physical or moral lift ) to the principals ii
this unheard-of competition , will work out
their allotted days without attaining half its
Itob rit/ilmmoiu1 Triumphal farcer.
Since the day when Bob Fitzslmmons
landed in this country a penniless emigrant r
who , for want of funds , worked his way t o
Ban Francisco from his native soil , the lain
of the kangaroo , the American public has
been Interested in his doings in the ring
Ills easy victory over McCarthy on the PaclfU
jtlopo , his more easy defeat of Uphara in
this city , and the record which lie had inado
for himiolf on his native heath attracted the
attention of the sporting world and the
famous match with Jack Dcmpsoy followed
In no long time. The defeat of the Non -
paroll Is too fresh in the public mind to ro-
qulre a repetition of the pluses of the con ;
teat. FitMlmmons1 victory stamped him ns
n wonderful tighter. Dotnpsoy Imd nil along
IOPII noted for his quickness nnd shiftiness ,
ml thoclovonipss of Fitzslmmons so far ex
celled his ability In this respect that the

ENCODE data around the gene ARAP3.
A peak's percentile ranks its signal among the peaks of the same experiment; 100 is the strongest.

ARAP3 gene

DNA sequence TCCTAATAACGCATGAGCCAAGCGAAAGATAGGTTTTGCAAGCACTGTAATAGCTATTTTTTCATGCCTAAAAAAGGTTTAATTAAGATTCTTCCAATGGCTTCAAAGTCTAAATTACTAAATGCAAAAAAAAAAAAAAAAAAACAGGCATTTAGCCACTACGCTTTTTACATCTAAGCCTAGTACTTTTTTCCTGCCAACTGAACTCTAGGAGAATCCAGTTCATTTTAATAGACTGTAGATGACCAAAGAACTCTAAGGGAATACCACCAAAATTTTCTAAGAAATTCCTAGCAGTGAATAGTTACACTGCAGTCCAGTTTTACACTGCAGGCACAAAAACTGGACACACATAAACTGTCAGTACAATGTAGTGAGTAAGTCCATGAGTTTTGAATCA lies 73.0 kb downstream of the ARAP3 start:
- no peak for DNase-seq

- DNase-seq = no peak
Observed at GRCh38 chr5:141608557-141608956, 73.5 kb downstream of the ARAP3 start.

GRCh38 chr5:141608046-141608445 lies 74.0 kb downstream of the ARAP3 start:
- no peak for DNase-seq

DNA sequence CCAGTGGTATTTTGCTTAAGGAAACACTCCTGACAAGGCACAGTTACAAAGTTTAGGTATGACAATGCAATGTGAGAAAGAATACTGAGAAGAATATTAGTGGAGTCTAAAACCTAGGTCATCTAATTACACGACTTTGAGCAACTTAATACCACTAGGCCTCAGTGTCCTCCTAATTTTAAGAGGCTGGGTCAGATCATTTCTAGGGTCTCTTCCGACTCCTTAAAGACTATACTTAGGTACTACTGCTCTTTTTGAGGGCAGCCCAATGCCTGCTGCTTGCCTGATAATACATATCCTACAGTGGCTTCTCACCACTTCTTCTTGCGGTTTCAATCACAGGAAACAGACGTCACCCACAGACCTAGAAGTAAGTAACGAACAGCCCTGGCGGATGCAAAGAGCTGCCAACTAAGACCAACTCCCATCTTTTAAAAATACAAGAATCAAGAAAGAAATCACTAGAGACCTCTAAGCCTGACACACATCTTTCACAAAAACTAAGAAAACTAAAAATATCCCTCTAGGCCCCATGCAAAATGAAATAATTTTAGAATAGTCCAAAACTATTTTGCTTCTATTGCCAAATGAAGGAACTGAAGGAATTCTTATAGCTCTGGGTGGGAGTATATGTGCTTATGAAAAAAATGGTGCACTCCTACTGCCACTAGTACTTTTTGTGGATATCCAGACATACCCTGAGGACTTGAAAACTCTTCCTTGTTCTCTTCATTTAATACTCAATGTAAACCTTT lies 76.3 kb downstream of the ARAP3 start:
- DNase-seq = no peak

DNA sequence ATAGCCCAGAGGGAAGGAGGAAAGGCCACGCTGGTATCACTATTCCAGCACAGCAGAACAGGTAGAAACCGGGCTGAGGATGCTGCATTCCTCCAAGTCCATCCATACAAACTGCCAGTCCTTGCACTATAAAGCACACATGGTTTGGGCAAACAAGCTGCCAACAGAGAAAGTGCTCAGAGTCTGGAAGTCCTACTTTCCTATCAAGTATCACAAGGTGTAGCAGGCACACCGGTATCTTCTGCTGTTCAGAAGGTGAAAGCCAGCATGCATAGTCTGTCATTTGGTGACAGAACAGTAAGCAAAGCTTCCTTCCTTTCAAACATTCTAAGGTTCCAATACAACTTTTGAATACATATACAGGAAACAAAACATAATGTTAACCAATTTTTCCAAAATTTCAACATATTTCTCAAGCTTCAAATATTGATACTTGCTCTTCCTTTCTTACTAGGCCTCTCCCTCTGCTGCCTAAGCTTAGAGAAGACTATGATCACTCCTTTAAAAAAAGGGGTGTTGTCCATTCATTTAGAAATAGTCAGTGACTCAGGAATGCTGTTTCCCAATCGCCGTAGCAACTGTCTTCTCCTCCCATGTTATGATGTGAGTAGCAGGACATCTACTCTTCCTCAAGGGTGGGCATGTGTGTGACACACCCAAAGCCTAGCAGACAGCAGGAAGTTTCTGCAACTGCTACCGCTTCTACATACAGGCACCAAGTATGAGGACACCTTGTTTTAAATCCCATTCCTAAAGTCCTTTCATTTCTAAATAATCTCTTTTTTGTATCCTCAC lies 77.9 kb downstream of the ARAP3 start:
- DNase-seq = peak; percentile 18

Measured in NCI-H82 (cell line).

oiitost wns strongly marked. FltMimmons
icxt fought 1'otor Maher , the hoavy" weight ,
vho was huratded ns the champion of 1 ro
und , hut who only Indifferently well rcpro-
icnted his country. Heavy weight an ho
van , strong and clover as those who saw the
ight havu admitted , Fltzilmmons put him to
loop In twelve short , hot rounds.
The tall Australian can Justly bo credited
vlth remarkable strength , shiftiness , clever-
less at long nnd short range , and the most
enllal requisite , coolness In the ring. He
quick ns a eat In his ovcry movement ,
unl his plstonllko Jabs with both right and
eft have In no small degree tended to give
ilin that eminent i > osltloii which ho has so
oug held ,
liull Also .Homo I'limpltlm.
,11 in Hall , the equally tall and strong op-
KMicnt of the champion , is n focman worthy
of the prowess of which Fitzsiinmons has
irovcn himself to ho iwssesscd. As n
> oxcr ho is Fltzslmmons' etial ( | and In
ho skillful use of his feet , his
iblllty to pet away at the proper
noment ami quickness totako advantage of
he slightest oDcnlng ,11m Hall Is credited
vlth being able to excel the present holder
> f the title of champion of America at the
nlddlo weight limit. His remarkable
victory over Ted I'rltehard , the conqueror of
1cm Smith , who was for years the Idol of
ho English pugilistic world , won for him re-
town which Fltzslminons gained by his
victories over Dempsey and Mahor.
\VhyTlioy Will Fight.
Tomortow night's battle will bo on the
evel , never fear for that. The men are
Demies , not deadly enemies , however , as
some people might have the public bellovc ,
nit nevertheless they are enemies. Fitz
slmmons has been stung to the quick by the